- Seek quality sources. Rachel Cargle has a list of resources covering topics such as, “Stop Saying All Lives Matter,” and an employer accountability handbook. Additionally, essays like “The Case for Reparations” by Baltimore author and journalist Ta-Nehisi Coates, and articles like “Redlining was banned 50 years ago. It’s still hurting minorities today,” by Tracy Jan, connect our history to our all-too-common present circumstances.
- Gain perspective from authors of color. Here are some books worth reading: “So You Want To Talk About Race?” by Ijeoma Olou, “Between the World and Me” by Ta-Nehisi Coates, “Letter From Birmingham Jail” by Martin Luther King Jr., “Just Mercy” by Bryan Stevenson, “How to Be Anti-Racist” by Ibram X. Kendi, “The Autobiography of Malcolm X,” and” The New Jim Crow” by Michelle Alexander. In fiction, check out “Homegoing” by Yaa Gyasi, “The Water Dancer” by Ta-Nehisi Coates, “The Hate U Give” by Angie Thomas, and “Little Fires Everywhere” by Celeste Ng.
- Diversify social media streams. Follow voices of color, starting with these thought leaders: Activist and writer Brittany Packnett; author and journalist Ta-Nehisi Coates; director Ava DuVernay; Author and Educator Tressie McMillan Cottom; Baltimore author R. Eric Thomas; and filmmaker Matthew A. Cherry.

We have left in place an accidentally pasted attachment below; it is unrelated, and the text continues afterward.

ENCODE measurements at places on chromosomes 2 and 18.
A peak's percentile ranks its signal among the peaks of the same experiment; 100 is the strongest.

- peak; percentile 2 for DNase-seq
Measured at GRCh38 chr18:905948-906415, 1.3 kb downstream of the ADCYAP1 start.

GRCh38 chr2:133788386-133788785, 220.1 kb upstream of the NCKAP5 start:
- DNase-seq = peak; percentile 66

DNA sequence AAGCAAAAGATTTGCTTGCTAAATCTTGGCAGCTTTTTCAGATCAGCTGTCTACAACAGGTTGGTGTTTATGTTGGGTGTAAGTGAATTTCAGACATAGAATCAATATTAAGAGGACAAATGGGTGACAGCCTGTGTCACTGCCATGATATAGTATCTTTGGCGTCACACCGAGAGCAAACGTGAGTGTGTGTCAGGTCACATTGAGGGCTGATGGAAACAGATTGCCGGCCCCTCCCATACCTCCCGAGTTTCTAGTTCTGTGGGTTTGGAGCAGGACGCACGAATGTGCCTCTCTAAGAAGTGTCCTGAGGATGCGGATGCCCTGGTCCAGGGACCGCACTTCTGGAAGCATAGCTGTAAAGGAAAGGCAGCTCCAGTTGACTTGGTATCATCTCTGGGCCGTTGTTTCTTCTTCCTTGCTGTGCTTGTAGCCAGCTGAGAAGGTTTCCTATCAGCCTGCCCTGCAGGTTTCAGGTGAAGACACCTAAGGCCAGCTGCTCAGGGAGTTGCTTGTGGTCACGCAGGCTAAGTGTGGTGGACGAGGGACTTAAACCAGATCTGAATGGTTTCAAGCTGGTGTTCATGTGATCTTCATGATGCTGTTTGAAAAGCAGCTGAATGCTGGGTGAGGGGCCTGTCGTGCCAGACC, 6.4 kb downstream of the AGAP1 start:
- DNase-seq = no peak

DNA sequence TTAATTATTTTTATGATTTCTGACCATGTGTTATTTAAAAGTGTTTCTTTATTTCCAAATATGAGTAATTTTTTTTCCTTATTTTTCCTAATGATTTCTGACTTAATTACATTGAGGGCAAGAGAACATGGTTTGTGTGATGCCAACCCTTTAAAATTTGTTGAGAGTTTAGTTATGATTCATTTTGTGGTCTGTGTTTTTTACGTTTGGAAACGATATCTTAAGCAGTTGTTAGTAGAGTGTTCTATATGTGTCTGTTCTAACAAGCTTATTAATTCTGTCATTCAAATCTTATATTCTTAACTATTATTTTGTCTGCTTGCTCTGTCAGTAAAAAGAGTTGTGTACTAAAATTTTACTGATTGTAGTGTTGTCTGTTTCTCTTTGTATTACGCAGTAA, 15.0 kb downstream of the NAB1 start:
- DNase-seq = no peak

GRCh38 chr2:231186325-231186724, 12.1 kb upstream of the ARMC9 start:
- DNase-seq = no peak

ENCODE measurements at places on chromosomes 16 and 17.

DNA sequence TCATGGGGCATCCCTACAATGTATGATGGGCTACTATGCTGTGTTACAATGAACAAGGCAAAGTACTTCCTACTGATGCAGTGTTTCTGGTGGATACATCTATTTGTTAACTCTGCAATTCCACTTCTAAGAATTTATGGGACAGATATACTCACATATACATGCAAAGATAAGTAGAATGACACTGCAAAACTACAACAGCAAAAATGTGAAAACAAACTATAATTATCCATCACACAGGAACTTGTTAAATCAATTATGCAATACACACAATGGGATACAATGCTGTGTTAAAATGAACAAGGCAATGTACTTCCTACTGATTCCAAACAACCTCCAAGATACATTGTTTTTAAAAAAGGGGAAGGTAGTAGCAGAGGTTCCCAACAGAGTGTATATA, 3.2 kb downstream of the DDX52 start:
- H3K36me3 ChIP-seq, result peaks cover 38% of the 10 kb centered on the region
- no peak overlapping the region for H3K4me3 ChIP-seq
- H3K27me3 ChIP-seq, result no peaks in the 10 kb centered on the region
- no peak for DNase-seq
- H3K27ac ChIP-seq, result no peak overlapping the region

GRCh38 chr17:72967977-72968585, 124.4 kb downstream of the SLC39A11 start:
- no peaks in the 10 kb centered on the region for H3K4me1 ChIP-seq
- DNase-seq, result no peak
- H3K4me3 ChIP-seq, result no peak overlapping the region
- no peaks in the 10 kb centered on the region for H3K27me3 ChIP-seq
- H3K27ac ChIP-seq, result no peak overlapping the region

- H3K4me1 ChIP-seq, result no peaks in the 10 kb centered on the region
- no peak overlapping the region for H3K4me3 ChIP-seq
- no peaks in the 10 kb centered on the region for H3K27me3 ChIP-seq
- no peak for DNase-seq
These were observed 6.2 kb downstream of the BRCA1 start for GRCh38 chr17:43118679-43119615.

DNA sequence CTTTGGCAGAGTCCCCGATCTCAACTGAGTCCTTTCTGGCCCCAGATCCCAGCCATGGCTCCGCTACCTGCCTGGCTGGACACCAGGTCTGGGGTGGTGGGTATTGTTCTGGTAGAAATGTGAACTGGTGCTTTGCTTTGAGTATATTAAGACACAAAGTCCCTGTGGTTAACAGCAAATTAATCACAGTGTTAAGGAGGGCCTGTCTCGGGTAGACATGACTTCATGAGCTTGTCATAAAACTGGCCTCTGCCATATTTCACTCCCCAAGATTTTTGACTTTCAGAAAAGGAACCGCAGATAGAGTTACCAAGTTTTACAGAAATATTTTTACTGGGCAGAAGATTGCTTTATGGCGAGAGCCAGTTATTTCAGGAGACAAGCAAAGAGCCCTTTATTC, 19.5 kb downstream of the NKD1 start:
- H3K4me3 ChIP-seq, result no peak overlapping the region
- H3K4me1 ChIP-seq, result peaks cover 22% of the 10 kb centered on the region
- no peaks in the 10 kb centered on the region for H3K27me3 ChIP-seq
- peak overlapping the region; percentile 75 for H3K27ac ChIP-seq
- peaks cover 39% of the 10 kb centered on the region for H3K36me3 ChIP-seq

Radical empathy is described as moving past the basic level of empathy that is expressed as, “I feel you.” We must hold ourselves accountable to the role we play in the bigger system of systemic racism.
- Understand empathy. Before we can have radical empathy, we must first have an understanding of what empathy is. Researcher and storyteller Brené Brown’s name is synonymous with understanding empathy. In this video, she creatively describes its four core qualities.
- Be an ally and call out racism. This is something we can do in person, and especially when we see racism and misinformation on social media. When possible, let’s take conversations offline with family members and friends in our immediate circles. For resources on social media regarding how to do the work, consider joining The Discomfort Club or Reparations: Requests and Offerings.
- Have self awareness and introspection. Read “Me and My White Supremacy,” by Layla F. Saad. There is also an accompanying workbook. According to Saad, this is not a book that you read, this is a book that you do. We must be willing to reflect and take part in an inner dialogue with ourselves.